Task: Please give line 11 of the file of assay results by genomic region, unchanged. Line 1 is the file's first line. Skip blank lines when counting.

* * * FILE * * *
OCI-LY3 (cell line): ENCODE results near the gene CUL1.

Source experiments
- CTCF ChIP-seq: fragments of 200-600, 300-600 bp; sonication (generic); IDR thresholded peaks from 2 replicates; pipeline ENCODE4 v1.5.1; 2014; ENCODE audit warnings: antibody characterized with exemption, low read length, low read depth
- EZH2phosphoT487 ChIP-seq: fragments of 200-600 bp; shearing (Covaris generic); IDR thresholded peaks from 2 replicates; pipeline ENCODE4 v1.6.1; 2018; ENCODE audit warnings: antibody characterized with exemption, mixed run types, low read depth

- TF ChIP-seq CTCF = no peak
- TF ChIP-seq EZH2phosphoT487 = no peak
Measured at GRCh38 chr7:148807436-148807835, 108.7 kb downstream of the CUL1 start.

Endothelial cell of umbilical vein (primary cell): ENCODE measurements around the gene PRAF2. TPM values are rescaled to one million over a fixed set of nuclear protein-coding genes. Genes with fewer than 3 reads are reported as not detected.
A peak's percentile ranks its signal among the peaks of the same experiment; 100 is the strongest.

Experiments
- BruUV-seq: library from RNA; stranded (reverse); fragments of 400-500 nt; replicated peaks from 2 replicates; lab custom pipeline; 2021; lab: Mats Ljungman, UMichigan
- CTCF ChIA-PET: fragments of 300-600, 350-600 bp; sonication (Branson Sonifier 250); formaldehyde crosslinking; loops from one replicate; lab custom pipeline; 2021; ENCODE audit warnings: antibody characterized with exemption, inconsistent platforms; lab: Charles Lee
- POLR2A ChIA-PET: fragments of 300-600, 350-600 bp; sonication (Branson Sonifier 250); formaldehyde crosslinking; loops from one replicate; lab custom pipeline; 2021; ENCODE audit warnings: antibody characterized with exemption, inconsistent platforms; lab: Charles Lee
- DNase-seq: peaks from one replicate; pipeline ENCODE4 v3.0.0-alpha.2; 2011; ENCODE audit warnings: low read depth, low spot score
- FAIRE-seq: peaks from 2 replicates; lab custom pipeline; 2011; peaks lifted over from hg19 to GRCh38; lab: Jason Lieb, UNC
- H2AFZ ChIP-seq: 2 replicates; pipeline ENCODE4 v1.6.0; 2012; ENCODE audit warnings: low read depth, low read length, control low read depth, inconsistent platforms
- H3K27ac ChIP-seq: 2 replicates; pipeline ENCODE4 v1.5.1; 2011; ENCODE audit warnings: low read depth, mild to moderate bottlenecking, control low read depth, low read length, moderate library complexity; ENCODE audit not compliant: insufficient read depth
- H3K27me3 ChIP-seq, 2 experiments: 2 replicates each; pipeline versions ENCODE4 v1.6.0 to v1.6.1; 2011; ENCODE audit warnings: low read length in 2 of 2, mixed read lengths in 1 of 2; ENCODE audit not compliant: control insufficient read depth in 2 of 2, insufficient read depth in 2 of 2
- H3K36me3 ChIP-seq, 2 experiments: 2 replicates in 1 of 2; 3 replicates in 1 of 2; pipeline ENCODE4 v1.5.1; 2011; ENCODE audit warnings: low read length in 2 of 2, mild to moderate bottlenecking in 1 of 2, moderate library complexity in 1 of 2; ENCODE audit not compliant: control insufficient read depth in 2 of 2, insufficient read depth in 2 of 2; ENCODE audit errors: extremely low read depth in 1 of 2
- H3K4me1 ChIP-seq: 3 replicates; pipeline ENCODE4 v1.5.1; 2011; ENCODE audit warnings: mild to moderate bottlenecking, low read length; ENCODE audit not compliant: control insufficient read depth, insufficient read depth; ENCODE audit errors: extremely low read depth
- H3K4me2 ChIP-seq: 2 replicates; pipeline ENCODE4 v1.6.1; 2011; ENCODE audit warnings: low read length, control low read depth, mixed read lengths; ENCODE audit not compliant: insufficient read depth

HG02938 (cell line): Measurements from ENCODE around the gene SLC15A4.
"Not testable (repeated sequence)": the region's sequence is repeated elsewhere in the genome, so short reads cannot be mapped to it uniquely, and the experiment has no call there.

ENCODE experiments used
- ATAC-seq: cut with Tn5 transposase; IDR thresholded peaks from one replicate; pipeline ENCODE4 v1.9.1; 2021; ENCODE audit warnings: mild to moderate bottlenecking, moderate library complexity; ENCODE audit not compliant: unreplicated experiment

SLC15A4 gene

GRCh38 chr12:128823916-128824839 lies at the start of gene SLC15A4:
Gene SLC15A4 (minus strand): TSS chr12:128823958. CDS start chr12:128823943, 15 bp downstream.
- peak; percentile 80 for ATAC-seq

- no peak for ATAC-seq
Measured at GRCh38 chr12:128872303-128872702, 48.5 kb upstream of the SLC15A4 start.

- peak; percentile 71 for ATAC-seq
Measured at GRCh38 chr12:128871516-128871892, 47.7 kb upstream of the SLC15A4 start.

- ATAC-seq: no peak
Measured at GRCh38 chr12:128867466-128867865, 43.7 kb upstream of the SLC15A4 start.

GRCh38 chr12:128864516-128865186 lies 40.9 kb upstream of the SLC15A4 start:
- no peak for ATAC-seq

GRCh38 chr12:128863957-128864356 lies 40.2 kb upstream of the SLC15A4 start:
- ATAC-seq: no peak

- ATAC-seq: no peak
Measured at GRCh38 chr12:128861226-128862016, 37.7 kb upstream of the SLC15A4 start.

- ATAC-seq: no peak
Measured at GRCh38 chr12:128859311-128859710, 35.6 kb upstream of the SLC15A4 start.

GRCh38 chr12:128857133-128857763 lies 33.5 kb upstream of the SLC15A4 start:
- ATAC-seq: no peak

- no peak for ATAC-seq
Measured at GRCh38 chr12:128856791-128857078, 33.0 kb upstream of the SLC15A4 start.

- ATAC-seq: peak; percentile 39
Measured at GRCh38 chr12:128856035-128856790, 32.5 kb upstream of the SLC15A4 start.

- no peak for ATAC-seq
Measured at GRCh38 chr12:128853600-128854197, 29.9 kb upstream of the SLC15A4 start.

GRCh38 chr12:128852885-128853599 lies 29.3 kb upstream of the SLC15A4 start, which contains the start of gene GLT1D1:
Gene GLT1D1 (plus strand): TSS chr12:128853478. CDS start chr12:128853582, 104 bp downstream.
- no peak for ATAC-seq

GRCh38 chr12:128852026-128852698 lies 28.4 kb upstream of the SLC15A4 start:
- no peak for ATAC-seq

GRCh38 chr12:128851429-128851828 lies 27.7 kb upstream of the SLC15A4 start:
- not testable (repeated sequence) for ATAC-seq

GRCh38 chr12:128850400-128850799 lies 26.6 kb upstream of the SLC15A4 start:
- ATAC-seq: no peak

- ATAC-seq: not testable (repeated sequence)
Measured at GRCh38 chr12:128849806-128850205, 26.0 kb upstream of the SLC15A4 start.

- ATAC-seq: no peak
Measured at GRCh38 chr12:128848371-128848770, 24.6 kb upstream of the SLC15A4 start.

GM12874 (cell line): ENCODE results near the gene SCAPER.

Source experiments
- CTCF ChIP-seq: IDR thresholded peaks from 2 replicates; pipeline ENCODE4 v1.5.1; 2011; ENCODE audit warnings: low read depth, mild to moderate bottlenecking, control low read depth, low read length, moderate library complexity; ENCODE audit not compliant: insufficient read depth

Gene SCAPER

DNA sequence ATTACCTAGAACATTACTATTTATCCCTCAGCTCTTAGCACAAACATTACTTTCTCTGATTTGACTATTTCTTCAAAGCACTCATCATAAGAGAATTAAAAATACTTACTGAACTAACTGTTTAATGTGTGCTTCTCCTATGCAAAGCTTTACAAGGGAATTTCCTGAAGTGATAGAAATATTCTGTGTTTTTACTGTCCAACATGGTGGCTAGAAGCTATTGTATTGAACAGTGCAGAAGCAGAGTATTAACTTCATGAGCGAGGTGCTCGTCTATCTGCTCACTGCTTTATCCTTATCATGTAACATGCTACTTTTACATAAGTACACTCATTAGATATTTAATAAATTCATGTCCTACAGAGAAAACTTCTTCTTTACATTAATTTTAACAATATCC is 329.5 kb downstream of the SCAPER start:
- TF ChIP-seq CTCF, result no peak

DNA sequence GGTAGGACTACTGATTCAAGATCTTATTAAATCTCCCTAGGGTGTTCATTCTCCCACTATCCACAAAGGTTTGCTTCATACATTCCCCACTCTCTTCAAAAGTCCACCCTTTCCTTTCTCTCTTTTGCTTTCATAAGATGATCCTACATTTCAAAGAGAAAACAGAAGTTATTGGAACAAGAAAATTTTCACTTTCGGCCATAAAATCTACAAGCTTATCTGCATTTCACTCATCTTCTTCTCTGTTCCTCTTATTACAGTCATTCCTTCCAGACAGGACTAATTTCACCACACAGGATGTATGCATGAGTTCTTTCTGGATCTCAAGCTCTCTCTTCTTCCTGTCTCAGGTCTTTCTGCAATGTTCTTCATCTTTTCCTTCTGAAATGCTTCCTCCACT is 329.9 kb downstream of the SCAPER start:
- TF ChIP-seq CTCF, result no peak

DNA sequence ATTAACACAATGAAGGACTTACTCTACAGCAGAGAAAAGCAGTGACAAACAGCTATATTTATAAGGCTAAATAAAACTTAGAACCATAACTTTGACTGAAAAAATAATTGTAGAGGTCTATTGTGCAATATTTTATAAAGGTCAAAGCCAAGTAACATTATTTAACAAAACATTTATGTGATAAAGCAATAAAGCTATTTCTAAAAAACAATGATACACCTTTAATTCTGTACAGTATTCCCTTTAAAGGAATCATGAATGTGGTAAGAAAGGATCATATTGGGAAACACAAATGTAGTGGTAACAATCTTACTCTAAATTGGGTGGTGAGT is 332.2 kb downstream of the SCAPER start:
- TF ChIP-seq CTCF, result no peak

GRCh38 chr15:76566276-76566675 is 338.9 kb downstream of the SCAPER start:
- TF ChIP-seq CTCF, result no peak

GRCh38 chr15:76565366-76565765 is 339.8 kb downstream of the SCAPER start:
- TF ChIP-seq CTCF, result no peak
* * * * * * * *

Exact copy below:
- BruUV-seq: library from RNA; stranded (reverse); fragments of 400-500 nt; replicated peaks from 2 replicates; lab custom pipeline; 2021; lab: Mats Ljungman, UMichigan